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I'm trying to run the following code

int[] sbox = new int[256];
String inputString = "Thisisanexample";
String sTemp;
char cTmp;
int intLength = inputString.length();

for (a = 0; a <= 255; a++)
{
    sTemp = inputString.substring(a % intLength, 1);
    ctmp = sTemp.toCharArray()[0];
    sbox[a] = (int)ctmp;
}

Every time i run the code I get a java.lang.ArrayIndexOutOfBoundsException when the counter variable = 1. Checking the code in the debugger, it appears the substring is returning an empty string when it should be returning the second character in the inputString.

Can anyone advise why this would be the case?

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Probably should have checked a better source. I googled it and skimmed to this as the top answer "We have two numbers in the code above, 0 and 2. This means start grabbing characters at position 0 in the string, and stop grabbing when you have two of them." so I assumed it was the same as c#. Since it was taking place in an iteration and the numbers looked good, I for some reason didn't figure it out. Cheers for all the answers. –  Dale Jun 1 '11 at 17:17
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4 Answers 4

up vote 4 down vote accepted

String.substring() expects a start and a end index, not the length. So you need to add the length to the start index:

for (a = 0; a <= 255; a++)
{
    int index = a % intLength;
    sTemp = inputString.substring( index, index + 1 );
    ctmp = sTemp.toCharArray()[0];
    sbox[a] = (int)ctmp;
}

You can also avoid the creation of sub strings in this case. This would give you the same results:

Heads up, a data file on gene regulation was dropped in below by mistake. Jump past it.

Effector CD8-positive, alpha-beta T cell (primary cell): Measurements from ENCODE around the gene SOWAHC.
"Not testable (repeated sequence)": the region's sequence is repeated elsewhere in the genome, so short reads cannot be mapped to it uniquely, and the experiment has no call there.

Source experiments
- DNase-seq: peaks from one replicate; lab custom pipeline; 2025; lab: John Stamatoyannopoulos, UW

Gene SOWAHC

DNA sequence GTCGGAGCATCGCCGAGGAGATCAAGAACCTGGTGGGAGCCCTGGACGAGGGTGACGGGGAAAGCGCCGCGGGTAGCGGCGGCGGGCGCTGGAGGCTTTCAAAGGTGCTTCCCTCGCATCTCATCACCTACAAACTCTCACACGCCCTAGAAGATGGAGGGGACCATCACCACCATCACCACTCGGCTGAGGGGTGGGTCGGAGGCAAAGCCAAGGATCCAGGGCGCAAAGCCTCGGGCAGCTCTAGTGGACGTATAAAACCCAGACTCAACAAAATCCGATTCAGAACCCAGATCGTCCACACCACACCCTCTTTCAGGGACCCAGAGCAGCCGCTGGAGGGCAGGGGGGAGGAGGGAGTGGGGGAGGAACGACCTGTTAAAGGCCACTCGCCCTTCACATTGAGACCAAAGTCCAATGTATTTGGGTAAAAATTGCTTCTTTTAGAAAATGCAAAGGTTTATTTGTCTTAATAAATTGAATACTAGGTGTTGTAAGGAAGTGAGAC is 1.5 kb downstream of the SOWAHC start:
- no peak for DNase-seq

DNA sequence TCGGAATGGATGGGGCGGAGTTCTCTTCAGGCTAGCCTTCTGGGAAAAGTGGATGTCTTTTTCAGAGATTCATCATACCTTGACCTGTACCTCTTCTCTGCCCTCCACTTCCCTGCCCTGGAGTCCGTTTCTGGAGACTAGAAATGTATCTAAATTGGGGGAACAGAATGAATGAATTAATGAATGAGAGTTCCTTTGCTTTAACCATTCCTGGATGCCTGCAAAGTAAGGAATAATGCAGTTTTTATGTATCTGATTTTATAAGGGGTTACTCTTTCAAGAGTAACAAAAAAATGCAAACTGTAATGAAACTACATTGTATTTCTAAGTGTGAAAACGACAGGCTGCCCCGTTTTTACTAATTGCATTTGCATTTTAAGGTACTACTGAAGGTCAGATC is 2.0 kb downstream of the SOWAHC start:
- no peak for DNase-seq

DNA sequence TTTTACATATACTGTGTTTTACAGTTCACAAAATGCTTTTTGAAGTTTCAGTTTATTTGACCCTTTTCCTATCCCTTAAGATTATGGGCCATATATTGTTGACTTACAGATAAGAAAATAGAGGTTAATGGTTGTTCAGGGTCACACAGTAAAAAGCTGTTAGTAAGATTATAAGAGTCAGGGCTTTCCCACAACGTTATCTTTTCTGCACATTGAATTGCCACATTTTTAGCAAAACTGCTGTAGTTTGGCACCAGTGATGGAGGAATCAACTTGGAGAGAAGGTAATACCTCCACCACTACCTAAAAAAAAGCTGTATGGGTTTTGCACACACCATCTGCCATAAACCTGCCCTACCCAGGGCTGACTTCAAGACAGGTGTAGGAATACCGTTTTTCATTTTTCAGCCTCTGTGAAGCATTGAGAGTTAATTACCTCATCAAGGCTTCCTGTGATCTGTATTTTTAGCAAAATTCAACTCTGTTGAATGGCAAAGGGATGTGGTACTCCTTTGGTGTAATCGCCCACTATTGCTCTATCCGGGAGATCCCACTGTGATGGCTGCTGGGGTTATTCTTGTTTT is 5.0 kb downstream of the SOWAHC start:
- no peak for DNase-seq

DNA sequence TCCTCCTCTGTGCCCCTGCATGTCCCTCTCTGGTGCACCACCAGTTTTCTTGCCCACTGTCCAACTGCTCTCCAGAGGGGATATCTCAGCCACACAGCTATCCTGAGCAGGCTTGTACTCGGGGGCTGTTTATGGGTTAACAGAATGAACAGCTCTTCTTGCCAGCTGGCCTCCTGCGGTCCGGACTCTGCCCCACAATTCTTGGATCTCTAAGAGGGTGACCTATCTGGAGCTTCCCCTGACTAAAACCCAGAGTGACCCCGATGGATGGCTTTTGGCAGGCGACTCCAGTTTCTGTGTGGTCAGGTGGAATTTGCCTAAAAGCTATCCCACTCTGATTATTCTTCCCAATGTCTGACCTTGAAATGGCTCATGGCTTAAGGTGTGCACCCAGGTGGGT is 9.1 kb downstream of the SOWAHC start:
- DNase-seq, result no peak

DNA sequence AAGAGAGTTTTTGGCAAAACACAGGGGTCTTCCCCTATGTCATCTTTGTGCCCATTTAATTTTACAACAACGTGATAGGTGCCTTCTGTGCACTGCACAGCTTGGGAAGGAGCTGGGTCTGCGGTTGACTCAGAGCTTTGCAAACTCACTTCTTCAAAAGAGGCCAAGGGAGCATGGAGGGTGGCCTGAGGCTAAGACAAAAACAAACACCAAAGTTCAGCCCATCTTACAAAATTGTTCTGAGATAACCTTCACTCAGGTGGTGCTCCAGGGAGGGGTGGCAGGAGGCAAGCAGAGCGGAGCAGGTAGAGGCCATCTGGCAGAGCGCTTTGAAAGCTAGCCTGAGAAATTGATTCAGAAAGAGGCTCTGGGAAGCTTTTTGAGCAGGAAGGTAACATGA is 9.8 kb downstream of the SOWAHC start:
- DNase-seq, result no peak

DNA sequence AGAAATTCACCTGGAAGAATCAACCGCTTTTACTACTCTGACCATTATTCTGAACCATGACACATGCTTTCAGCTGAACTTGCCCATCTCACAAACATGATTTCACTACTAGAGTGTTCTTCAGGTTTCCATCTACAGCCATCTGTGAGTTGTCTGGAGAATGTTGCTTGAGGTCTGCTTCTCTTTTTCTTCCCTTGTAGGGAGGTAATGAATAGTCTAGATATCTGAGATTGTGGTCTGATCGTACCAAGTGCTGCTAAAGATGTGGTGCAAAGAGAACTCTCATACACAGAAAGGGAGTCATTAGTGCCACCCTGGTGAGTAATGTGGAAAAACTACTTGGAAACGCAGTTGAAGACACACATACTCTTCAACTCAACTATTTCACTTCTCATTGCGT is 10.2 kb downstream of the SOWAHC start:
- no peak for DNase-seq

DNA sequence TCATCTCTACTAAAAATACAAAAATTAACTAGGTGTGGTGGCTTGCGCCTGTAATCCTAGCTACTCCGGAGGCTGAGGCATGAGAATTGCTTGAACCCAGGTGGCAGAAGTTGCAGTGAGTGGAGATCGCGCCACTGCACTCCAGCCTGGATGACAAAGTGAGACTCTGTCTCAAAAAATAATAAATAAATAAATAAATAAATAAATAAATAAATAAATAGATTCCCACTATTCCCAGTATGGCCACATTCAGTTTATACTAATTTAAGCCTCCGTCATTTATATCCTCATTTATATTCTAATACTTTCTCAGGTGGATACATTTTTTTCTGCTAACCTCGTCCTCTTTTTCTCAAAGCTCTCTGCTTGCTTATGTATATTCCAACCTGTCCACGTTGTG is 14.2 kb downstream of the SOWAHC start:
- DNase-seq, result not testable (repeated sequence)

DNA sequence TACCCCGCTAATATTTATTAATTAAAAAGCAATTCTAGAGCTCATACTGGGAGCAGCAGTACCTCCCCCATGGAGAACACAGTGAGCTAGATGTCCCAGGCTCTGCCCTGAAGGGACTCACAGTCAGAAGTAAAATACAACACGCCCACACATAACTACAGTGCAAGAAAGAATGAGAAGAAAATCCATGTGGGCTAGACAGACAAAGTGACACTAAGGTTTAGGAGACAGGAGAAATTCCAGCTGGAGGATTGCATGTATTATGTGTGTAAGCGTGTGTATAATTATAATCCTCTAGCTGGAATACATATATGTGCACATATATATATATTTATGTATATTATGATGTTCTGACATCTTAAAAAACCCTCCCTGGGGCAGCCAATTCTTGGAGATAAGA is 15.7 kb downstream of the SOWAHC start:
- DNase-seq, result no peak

for (a = 0; a <= 255; a++)
{
    ctmp = inputString.charAt(a % intLength);
    sbox[a] = ctmp;
}
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Thank you, not sure how I missed it. Your second example seems much more elegant, I'll go with that. –  Dale Jun 1 '11 at 16:44
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If in doubt check the javadoc this shows you that substring() does not do what you think it does...

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You might give the poor guy a hint and tell him where he's misunderstanding the function. Saying "Your program gives the wrong output because it contains an error" is true but not very useful. –  Jay Jun 1 '11 at 15:58
    
@Jay It was already answered with the correct answer, I suppose this should have been a comment rather than answer... –  Tnem Jun 3 '11 at 8:18
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When you use the debugger, you can see that the first time round the loop, you get one character and the second time you get no characters.

That is because String.substring(int start, int end) takes the end, not the length.

BTW: You can just write

int[] sbox = new int[256];
String inputString = "Thisisanexample";
for(int i = 0; i < sbox.length; i++)
    sbox[i] = inputString.charAt(i % inputString.length());
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String.substring(begining, endIndexExclusive) when a=1, beginIndex=1, endIndexExclusive=1 =>
sTemp == "" =>
toCharArray() returns empty array => [0] indexOutOfBounds

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